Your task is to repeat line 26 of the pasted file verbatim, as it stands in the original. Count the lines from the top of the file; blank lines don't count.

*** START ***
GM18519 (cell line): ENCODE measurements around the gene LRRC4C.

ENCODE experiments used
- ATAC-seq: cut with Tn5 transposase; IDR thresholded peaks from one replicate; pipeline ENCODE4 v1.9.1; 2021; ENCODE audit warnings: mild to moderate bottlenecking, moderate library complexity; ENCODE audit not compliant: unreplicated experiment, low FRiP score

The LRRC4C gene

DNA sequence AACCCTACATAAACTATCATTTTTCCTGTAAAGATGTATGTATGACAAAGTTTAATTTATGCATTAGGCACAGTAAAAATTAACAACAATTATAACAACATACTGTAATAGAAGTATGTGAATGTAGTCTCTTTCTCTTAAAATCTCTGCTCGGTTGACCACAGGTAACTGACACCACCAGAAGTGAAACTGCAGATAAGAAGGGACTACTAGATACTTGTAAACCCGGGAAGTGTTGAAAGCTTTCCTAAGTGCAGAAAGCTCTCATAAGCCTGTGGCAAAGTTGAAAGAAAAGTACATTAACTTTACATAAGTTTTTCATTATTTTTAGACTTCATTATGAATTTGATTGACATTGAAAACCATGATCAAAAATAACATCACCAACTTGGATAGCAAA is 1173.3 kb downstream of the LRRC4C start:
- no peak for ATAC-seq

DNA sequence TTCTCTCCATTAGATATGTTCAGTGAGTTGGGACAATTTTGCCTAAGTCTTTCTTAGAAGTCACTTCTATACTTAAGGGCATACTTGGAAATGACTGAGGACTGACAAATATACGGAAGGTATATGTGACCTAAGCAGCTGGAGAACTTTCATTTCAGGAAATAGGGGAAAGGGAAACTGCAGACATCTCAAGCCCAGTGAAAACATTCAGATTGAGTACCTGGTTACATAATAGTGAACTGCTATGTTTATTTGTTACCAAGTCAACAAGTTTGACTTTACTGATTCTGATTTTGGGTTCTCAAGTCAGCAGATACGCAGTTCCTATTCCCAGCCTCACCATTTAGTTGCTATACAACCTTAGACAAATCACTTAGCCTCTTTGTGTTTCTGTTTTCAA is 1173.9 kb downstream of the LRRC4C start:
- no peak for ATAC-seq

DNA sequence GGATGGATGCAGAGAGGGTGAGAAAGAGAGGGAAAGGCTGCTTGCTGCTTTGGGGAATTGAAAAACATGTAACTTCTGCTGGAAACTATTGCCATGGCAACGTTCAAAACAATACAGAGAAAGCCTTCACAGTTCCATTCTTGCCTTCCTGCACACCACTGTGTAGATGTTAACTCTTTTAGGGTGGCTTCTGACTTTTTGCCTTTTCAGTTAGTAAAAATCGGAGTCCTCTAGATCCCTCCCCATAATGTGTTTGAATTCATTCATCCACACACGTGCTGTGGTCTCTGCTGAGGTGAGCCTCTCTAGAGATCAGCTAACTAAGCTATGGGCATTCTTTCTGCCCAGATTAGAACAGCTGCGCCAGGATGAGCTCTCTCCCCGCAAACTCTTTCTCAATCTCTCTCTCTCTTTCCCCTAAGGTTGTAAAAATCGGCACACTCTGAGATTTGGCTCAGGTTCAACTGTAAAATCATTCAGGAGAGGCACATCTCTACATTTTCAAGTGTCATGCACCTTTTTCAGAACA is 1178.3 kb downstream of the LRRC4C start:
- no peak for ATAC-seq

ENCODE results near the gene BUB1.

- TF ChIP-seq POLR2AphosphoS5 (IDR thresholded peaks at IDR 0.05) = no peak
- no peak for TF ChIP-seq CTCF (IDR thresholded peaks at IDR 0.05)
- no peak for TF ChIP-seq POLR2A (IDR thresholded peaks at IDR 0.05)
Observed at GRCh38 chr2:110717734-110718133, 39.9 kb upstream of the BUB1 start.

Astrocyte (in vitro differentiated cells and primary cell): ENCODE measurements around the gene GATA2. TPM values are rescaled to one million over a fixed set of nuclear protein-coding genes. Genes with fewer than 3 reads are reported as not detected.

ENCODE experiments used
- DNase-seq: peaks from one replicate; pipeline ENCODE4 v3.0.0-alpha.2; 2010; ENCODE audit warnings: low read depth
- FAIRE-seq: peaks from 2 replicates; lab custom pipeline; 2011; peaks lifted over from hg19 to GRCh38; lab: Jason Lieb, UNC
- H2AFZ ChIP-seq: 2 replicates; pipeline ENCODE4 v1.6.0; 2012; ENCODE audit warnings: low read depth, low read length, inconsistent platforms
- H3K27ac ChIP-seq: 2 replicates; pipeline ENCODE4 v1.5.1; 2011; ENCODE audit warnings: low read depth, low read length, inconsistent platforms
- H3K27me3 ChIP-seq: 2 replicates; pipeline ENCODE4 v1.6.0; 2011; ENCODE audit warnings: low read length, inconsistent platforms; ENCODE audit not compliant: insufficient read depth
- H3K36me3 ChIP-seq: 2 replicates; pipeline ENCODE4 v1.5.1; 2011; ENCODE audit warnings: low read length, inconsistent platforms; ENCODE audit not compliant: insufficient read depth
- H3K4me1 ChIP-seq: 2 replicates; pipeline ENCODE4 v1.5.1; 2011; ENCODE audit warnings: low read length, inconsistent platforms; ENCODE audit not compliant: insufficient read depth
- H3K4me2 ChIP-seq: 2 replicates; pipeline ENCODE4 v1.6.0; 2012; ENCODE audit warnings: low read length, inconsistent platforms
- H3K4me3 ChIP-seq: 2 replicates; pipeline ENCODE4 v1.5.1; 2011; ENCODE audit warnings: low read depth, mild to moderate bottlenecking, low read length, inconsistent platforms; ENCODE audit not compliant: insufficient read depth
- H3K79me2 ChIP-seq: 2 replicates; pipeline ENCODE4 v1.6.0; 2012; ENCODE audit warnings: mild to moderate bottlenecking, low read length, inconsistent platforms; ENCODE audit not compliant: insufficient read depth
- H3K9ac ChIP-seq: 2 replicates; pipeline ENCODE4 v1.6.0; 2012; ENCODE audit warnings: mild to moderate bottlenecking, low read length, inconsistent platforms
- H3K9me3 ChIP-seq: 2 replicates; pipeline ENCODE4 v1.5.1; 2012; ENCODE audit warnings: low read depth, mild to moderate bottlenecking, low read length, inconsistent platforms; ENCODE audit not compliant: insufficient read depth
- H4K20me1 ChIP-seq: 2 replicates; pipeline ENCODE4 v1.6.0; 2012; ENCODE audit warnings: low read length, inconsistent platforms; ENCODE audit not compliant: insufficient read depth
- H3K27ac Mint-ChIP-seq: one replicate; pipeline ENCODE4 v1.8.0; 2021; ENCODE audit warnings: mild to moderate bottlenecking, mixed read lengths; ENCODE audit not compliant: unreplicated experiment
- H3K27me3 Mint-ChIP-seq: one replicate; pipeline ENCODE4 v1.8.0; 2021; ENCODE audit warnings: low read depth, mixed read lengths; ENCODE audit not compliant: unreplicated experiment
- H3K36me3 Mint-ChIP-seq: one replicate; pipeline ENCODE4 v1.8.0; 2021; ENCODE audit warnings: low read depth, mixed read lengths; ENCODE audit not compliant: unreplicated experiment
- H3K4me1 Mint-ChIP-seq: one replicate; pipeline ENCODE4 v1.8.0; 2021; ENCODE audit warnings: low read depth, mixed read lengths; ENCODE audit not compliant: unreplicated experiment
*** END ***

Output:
- H3K4me3 ChIP-seq: 2 replicates; pipeline ENCODE4 v1.5.1; 2011; ENCODE audit warnings: low read depth, mild to moderate bottlenecking, low read length, inconsistent platforms; ENCODE audit not compliant: insufficient read depth